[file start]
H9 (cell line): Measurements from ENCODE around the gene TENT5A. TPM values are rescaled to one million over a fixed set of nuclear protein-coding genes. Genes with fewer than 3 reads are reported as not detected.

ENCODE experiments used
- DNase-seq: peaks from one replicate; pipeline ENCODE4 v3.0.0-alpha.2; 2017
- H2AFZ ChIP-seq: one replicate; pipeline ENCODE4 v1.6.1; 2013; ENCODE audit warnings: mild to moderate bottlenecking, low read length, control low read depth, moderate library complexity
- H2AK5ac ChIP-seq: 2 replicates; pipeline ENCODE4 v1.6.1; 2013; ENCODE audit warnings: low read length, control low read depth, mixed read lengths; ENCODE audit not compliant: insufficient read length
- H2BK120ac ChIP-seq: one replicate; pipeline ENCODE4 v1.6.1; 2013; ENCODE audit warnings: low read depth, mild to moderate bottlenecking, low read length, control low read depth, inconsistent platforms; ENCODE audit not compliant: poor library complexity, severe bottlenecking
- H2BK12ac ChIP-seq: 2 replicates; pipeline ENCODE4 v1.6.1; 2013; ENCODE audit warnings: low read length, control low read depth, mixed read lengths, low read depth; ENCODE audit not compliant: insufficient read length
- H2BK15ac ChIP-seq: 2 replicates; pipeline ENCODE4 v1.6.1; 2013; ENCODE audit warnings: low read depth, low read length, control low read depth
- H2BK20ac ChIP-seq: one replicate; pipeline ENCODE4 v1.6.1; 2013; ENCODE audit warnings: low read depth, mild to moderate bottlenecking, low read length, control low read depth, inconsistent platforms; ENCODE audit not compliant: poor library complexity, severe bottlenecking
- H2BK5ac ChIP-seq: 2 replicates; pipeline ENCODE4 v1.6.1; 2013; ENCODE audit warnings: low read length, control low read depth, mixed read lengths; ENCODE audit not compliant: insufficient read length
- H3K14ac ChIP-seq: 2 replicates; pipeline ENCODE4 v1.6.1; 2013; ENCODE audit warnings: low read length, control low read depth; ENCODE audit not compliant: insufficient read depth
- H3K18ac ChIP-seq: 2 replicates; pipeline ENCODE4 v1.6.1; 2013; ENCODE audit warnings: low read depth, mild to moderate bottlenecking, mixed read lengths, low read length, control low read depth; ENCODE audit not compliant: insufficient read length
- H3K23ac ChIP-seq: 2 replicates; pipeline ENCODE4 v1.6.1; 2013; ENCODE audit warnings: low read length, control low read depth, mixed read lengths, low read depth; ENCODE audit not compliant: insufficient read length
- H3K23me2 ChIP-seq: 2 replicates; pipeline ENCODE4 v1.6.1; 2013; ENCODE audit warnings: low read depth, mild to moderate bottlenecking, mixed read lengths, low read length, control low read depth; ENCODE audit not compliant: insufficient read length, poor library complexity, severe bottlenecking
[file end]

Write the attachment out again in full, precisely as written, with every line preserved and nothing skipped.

H9 (cell line): Measurements from ENCODE around the gene TENT5A. TPM values are rescaled to one million over a fixed set of nuclear protein-coding genes. Genes with fewer than 3 reads are reported as not detected.

ENCODE experiments used
- DNase-seq: peaks from one replicate; pipeline ENCODE4 v3.0.0-alpha.2; 2017
- H2AFZ ChIP-seq: one replicate; pipeline ENCODE4 v1.6.1; 2013; ENCODE audit warnings: mild to moderate bottlenecking, low read length, control low read depth, moderate library complexity
- H2AK5ac ChIP-seq: 2 replicates; pipeline ENCODE4 v1.6.1; 2013; ENCODE audit warnings: low read length, control low read depth, mixed read lengths; ENCODE audit not compliant: insufficient read length
- H2BK120ac ChIP-seq: one replicate; pipeline ENCODE4 v1.6.1; 2013; ENCODE audit warnings: low read depth, mild to moderate bottlenecking, low read length, control low read depth, inconsistent platforms; ENCODE audit not compliant: poor library complexity, severe bottlenecking
- H2BK12ac ChIP-seq: 2 replicates; pipeline ENCODE4 v1.6.1; 2013; ENCODE audit warnings: low read length, control low read depth, mixed read lengths, low read depth; ENCODE audit not compliant: insufficient read length
- H2BK15ac ChIP-seq: 2 replicates; pipeline ENCODE4 v1.6.1; 2013; ENCODE audit warnings: low read depth, low read length, control low read depth
- H2BK20ac ChIP-seq: one replicate; pipeline ENCODE4 v1.6.1; 2013; ENCODE audit warnings: low read depth, mild to moderate bottlenecking, low read length, control low read depth, inconsistent platforms; ENCODE audit not compliant: poor library complexity, severe bottlenecking
- H2BK5ac ChIP-seq: 2 replicates; pipeline ENCODE4 v1.6.1; 2013; ENCODE audit warnings: low read length, control low read depth, mixed read lengths; ENCODE audit not compliant: insufficient read length
- H3K14ac ChIP-seq: 2 replicates; pipeline ENCODE4 v1.6.1; 2013; ENCODE audit warnings: low read length, control low read depth; ENCODE audit not compliant: insufficient read depth
- H3K18ac ChIP-seq: 2 replicates; pipeline ENCODE4 v1.6.1; 2013; ENCODE audit warnings: low read depth, mild to moderate bottlenecking, mixed read lengths, low read length, control low read depth; ENCODE audit not compliant: insufficient read length
- H3K23ac ChIP-seq: 2 replicates; pipeline ENCODE4 v1.6.1; 2013; ENCODE audit warnings: low read length, control low read depth, mixed read lengths, low read depth; ENCODE audit not compliant: insufficient read length
- H3K23me2 ChIP-seq: 2 replicates; pipeline ENCODE4 v1.6.1; 2013; ENCODE audit warnings: low read depth, mild to moderate bottlenecking, mixed read lengths, low read length, control low read depth; ENCODE audit not compliant: insufficient read length, poor library complexity, severe bottlenecking